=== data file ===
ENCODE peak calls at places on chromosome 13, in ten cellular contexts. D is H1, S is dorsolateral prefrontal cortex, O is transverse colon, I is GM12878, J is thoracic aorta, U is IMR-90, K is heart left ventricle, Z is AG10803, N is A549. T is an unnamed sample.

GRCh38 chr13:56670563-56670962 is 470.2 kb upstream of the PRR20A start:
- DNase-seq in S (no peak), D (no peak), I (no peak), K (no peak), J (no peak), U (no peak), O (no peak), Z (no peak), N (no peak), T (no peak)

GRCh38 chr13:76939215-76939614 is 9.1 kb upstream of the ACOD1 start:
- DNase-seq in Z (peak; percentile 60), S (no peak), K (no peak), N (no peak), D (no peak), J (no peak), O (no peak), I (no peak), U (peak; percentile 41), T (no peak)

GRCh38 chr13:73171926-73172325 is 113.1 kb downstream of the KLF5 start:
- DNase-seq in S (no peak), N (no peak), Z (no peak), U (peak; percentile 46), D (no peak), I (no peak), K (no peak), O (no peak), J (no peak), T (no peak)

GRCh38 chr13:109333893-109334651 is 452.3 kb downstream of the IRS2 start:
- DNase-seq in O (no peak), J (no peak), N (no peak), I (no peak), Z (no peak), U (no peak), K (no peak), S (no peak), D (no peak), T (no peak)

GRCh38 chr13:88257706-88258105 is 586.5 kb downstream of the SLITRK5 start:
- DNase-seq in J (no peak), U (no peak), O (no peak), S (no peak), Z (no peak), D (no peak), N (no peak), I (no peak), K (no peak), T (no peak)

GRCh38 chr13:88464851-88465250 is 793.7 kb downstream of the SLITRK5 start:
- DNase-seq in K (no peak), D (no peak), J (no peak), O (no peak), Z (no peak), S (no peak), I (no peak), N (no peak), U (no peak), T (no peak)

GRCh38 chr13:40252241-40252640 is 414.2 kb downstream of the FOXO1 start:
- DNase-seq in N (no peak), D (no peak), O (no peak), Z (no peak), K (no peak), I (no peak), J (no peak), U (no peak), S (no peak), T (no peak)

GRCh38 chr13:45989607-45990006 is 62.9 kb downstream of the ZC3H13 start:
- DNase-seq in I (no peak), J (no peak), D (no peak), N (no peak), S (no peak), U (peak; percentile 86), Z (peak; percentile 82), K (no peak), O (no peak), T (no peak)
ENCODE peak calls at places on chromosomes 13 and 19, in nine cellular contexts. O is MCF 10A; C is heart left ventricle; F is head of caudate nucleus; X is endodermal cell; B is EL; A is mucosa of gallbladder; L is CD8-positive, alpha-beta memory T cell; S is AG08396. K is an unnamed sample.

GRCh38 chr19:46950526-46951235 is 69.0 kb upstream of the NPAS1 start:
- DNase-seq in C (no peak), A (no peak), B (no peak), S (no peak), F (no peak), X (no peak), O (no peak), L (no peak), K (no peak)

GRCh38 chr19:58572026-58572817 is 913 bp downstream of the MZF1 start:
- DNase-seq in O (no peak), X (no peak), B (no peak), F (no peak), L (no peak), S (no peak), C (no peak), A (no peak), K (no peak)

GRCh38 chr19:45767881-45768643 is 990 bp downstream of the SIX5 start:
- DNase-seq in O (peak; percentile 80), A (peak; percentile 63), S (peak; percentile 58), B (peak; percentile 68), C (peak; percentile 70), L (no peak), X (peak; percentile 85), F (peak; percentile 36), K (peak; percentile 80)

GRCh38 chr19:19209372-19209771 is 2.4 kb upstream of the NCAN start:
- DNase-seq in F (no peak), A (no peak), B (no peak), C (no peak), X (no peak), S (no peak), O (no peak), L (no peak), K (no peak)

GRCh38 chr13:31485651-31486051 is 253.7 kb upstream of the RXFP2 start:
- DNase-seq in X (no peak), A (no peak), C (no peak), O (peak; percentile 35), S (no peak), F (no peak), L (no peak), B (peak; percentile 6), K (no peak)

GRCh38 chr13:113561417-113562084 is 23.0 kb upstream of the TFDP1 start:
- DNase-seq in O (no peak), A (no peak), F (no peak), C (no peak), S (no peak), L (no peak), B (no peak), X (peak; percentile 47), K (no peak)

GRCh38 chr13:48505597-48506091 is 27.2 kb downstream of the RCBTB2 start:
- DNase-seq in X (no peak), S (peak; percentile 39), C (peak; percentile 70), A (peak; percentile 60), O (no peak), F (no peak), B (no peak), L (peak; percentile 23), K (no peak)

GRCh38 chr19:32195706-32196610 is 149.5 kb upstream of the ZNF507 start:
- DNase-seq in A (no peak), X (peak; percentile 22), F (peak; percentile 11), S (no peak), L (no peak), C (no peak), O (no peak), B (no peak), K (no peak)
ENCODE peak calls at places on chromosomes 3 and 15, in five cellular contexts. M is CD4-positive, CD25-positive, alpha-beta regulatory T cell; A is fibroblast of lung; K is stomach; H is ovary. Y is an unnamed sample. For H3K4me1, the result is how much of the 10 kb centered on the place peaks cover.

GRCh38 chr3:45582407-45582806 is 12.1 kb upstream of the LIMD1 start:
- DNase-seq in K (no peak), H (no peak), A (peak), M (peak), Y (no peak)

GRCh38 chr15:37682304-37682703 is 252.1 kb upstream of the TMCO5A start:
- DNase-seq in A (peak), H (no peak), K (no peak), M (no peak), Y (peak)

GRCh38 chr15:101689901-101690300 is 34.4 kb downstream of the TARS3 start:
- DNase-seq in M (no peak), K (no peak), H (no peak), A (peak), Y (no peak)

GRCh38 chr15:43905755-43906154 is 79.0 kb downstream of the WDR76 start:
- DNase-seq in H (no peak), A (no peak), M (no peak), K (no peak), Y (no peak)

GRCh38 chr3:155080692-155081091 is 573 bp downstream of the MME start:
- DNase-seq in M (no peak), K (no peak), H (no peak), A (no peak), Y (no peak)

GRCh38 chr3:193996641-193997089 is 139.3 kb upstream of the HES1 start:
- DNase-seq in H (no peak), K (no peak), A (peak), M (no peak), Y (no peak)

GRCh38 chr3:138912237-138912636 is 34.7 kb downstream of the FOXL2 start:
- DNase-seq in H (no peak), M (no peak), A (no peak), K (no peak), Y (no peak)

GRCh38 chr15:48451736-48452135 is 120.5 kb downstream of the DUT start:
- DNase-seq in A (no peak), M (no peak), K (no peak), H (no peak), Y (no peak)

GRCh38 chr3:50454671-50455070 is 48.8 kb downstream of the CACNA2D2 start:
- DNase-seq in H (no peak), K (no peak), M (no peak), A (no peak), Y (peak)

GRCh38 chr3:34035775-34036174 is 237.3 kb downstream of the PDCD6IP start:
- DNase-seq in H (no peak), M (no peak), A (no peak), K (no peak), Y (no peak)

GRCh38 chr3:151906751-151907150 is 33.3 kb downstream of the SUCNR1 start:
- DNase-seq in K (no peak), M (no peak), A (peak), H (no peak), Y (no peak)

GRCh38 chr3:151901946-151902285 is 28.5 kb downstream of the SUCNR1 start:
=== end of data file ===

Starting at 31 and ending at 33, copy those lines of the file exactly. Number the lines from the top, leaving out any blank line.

GRCh38 chr13:48505597-48506091 is 27.2 kb downstream of the RCBTB2 start:
- DNase-seq in X (no peak), S (peak; percentile 39), C (peak; percentile 70), A (peak; percentile 60), O (no peak), F (no peak), B (no peak), L (peak; percentile 23), K (no peak)

GRCh38 chr19:32195706-32196610 is 149.5 kb upstream of the ZNF507 start: